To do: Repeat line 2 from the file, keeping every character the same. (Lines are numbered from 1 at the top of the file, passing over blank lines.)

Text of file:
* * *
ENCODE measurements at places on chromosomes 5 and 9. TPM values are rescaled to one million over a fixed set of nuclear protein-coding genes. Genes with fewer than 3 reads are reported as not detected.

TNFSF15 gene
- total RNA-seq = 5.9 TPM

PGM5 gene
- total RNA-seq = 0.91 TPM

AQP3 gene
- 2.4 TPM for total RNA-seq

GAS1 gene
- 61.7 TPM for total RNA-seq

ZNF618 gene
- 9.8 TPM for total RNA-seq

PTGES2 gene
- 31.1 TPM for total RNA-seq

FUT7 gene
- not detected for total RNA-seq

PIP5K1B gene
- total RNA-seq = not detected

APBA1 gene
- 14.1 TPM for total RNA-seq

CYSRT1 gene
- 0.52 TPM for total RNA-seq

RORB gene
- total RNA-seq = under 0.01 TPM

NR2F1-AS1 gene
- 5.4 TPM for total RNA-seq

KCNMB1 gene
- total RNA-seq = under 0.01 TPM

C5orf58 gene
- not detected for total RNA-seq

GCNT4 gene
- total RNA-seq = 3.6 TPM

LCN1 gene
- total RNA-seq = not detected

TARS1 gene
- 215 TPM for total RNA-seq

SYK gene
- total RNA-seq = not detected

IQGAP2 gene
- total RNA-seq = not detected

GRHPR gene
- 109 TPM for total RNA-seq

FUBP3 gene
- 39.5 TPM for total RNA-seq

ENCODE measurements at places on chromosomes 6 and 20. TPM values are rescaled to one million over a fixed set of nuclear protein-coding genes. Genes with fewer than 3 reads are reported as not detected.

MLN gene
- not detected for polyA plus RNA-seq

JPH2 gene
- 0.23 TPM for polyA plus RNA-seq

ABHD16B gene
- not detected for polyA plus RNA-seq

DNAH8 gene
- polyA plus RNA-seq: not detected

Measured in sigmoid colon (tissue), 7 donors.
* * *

TNFSF15 gene